Bobby Doerr’s Hall of Fame character

Published: 12/1/2017 11:26:35 PM

Good morning!

Red Sox second baseman Bobby Doerr died on Nov. 14, five months shy of his 100th birthday and was the last surviving big leaguer from the 1930s. “Top double play man and fine clutch hitter,” his Hall of Fame plaque reads at Cooperstown.

Ted Williams called him the team’s “silent captain.” In 1946, he batted .409 against the St. Louis Cardinals in the World Series and his No. 1 is on the right field roof alongside Joe Cronin’s and the five other Red Sox immortals.

Doerr was Boston’s hitting coach in 1968, and Greenfield’s Steve Kramer was a struggling 16-year-old on the Deerfield Academy JV. “The jump from eighth grade baseball in Greenfield to hitting against high school and prep school pitching was tough,” recalled Kramer, who was teammates with fellow townies Chet Conant and Dave Zewinski.

Desperate to find his swing before Dick Cobb demoted him to JV Reserve, Kramer wrote to Doerr in care of the Red Sox. Two weeks later, an envelope postmarked from Minneapolis arrived in the family’s mailbox on Overland Road. Kramer noted the air mail stamp cost a dime, and the return address said only, “Bob Doerr, Red Sox, Boston, Mass.”

The two page letter was written on Hotel Leamington stationery, the same hotel where President Eisenhower and the Beatles had stayed. “I am sorry to hear you’re having trouble with your hitting,” wrote Doerr. “It is hard to give any help not getting to see you hit, but sounds like you’re committing your body too quick and your hands are going with your body. You have to try to keep your hands back.

“Hit some fungoes at the infielders as hard as you can and this is the swing you should have when you go to the plate. Hope things change for you and good luck.”

According to Doerr earned $221,300 in 14 seasons, but he never regretted not playing after free agency drove up the salaries. “I think we had more fun,” he said.

It was indeed an era when a big-leaguer had time to help a hitter stay in the lineup. “Not many would help some kid who couldn’t hit JV pitching,” said Kramer. “Hands back, line drives up the middle… worked for the next eight years.”

A trio of NMH alumni butted heads at the Mullins Center last night. Senior captain Derek Pratt and sophomore Ben Freeman skated for UConn and freshman Ollie Chau was on the ice for the Minutemen.

Pratt was UConn coach Mike Cavanaugh’s first recruit after he left Boston College for Storrs. Last night was his 124th game on the point for the Huskies. His father Tom Pratt played at St. Lawrence and coached him at NMH, and his uncle Kent Carlson played 113 games in the NHL for Montreal, St. Louis and Washington.

Freeman, of Falmouth, Maine, was named UConn’s top rookie last season. The 6-foot-5, 205-pound playmaker’s first collegiate goal was a year ago against UMass.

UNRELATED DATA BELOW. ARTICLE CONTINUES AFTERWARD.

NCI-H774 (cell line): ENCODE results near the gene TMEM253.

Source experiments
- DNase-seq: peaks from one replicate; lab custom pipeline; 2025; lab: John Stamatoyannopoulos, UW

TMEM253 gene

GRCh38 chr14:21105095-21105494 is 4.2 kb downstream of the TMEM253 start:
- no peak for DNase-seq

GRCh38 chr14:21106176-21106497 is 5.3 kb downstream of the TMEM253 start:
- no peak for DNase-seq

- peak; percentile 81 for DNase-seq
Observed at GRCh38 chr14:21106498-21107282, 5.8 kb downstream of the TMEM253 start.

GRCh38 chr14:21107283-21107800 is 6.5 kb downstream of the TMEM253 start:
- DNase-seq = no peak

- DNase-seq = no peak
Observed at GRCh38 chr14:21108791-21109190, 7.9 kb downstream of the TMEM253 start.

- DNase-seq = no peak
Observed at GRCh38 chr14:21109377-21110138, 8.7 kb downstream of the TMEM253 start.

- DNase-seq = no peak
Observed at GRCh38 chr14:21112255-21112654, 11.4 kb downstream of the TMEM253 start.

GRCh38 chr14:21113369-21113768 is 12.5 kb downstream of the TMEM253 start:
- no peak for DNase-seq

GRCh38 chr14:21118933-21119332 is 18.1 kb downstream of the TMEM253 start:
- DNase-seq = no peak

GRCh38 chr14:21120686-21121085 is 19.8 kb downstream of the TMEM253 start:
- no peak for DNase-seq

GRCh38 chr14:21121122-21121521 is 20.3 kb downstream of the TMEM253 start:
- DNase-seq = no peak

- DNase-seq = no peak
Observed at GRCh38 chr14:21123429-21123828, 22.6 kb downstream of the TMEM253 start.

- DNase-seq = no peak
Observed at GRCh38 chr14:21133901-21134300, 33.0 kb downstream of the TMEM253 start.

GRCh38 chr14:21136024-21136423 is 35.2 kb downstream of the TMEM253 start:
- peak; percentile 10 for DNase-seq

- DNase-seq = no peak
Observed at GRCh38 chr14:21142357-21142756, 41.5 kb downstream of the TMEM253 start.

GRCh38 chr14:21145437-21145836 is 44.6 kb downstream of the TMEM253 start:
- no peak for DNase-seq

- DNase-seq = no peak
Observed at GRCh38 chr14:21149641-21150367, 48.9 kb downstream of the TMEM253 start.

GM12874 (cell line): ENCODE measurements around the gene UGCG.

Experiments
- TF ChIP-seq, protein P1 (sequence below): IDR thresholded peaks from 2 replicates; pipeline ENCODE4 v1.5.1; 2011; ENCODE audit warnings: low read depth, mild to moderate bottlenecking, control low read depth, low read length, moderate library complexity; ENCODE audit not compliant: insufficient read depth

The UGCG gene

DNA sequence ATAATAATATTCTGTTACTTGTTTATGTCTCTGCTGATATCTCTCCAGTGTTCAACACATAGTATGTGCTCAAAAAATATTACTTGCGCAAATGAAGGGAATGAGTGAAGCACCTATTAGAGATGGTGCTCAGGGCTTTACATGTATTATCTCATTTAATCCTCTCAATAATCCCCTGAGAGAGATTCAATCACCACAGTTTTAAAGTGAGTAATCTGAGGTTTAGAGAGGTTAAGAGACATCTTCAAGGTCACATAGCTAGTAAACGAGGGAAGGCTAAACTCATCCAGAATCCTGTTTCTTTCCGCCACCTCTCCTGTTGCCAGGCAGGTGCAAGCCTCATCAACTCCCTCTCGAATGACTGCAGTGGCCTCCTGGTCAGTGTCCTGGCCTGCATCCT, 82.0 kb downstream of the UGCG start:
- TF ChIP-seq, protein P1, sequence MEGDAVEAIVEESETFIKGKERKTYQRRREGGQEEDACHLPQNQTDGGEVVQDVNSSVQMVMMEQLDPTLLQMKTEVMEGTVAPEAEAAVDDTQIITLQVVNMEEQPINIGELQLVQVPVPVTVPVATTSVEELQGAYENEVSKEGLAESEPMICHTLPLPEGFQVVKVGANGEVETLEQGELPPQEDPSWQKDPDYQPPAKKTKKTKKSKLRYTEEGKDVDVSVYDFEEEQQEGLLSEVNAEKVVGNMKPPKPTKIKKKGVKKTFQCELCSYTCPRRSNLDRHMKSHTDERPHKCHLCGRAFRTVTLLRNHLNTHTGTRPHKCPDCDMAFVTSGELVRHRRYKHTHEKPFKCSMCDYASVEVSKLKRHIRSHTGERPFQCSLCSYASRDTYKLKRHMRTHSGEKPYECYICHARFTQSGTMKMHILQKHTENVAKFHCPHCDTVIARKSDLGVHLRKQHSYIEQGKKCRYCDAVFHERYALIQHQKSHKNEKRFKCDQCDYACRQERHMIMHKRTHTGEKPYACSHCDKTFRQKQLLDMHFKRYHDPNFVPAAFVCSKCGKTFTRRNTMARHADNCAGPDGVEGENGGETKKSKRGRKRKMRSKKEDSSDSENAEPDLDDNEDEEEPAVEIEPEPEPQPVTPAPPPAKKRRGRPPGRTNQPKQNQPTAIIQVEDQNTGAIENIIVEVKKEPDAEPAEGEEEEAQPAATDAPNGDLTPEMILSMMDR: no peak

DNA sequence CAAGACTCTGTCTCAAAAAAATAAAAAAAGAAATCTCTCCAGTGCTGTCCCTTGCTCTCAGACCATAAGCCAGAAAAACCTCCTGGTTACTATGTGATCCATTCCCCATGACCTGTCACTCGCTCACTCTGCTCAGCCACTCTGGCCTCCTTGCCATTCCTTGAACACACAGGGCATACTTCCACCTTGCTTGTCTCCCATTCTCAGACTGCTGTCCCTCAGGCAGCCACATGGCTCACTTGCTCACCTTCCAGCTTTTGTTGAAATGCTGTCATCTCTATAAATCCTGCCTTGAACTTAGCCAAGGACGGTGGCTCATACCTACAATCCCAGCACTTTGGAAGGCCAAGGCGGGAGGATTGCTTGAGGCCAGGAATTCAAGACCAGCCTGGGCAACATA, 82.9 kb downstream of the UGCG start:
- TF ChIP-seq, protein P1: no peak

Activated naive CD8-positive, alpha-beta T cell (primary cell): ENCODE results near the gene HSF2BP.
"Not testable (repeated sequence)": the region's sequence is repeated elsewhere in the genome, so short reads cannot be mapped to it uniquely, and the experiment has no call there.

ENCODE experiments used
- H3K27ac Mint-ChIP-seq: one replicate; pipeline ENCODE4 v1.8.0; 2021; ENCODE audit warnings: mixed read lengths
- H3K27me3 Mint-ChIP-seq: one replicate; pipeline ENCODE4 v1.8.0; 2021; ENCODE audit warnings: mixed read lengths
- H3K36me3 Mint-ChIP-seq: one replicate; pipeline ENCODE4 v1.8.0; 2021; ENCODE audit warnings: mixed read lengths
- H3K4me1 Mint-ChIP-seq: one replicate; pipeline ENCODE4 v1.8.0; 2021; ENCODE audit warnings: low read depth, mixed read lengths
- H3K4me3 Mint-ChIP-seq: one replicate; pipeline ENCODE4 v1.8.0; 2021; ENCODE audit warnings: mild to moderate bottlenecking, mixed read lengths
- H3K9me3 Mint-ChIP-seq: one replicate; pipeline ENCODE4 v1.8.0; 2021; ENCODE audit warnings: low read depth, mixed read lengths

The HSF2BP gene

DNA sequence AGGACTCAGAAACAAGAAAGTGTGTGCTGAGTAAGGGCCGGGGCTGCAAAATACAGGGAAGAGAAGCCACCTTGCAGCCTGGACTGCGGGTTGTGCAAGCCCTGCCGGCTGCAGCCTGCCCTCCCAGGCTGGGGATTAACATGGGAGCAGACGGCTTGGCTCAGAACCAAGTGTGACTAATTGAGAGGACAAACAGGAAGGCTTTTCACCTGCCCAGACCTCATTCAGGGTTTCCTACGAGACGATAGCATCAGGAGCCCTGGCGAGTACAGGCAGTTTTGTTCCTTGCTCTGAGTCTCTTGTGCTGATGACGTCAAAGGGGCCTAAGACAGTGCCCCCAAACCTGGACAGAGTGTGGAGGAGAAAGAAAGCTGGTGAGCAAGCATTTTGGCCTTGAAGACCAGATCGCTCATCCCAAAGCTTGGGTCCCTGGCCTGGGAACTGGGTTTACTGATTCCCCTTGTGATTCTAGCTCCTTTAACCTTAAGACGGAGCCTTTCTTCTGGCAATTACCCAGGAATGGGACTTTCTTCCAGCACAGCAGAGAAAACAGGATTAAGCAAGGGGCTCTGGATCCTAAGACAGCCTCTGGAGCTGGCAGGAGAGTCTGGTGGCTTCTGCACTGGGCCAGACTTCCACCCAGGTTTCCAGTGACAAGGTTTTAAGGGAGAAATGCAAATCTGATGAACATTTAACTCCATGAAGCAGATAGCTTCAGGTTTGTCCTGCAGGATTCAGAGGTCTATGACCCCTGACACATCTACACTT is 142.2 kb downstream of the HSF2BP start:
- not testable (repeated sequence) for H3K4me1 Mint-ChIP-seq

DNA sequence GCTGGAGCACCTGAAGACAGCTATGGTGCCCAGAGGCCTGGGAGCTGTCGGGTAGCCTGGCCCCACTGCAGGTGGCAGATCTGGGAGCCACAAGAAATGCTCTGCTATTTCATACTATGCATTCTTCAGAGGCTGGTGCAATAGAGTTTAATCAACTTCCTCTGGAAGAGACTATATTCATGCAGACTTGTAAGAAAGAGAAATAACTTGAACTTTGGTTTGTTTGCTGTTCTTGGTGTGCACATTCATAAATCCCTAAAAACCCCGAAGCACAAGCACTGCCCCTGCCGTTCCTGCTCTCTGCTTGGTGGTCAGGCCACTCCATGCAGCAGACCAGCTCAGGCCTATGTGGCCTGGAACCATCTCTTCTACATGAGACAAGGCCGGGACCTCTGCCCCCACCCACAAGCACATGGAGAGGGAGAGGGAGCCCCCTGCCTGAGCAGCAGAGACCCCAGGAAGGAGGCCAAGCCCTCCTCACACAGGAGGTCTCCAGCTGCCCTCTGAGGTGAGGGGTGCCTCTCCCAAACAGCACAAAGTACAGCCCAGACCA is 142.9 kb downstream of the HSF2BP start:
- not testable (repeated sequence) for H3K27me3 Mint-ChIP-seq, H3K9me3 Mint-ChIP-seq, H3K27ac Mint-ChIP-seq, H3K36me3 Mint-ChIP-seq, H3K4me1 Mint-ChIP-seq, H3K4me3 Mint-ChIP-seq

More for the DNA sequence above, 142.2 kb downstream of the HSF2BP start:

The diminutive Chau graduated from NMH in 2016 and played last season in Canada. He was named the Alberta Junior Hockey League Rookie of the Year, and at this writing had six goals and seven assists for UMass.

Fresh off a 20-point win against Michigan, the No. 3 Notre Dame women’s basketball team (7-0) tips off against top-ranked UConn (5-0) on Sunday at the XL Center in Hartford. Notre Dame’s backcourt tandem of Arike Oqunbowake and Jackie Young are averaging 36.6 points and helped topple defending champion South Carolina last Sunday.

Earlier this week tickets were selling on StubHub for as high as $550 for seats three rows behind the UConn bench.

The Sports Hub’s Jim Murray claimed Aqib Talib dissed Michael Crabtree to the extreme by yanking his chain. “I’ve listened to enough rap that I feel confident in saying that there is nothing more symbolically deflating or disrespectful than snatching another man’s chain,” said Murray.

On his Monday show, Sirius XM’s Ross Tucker voiced what’s become painfully obvious about the non-competitive AFC: “When I saw the Chiefs lose and the Jags lose and the Titans lost, it just reaffirmed it’s gonna be a Steelers-Patriots AFC Championship game. Then, watching last night the mistakes the Steelers made, whattya think Tom Brady’s going to do with that?”

Meanwhile in the NFC, Philadelphia’s Doug Pederson and Carson Wentz are blossoming into a younger version of Bill Belichick and Tom Brady. At the Westgate Las Vegas Super Book, the odds the Eagles will win Super Bowl LII have dropped from 60-1 in August to 9-2 this week. The Patriots are listed at 5-2 and the Steelers at 7-2.

SQUIBBERS: Kudos to the Springfield Republican’s Garry Brown, whose “Hitting to all Fields” column marked its 45th anniversary last week. … After another long gain by BC running back AJ Dillon during BC’s blowout win last week, Syracuse commentator Chris Gedney exclaimed, “That was like the windshield meeting the fog.” … Hockey East must be in a down year if ninth-ranked Providence is the only team ranked in USCHO’s top 10. .. NMH hockey hosts Deerfield in Mount Hermon on Wednesday at 4:30 p.m. … Sources say Jim Rice got into it with David Price this summer. The former Red Sox slugger was tired of Price’s reactions to perceived slights by the media. The left-hander’s 23-12 record works out to $2.6 million a win. … Tampa Bay quarterback Ryan Fitzpatrick’s nickname is the Amish Rifle. … projects UMass tight end Adam Breneman to go in the third round of the 2018 draft.  … Michael Crabtree telling a San Francisco Chronicle reporter why he stands for the national anthem: “I just play football. I ain’t no Martin Luther King.”

Chip Ainsworth is an award-winning columnist who has penned his observations about sports for four decades in the Pioneer Valley. He can be reached by email at

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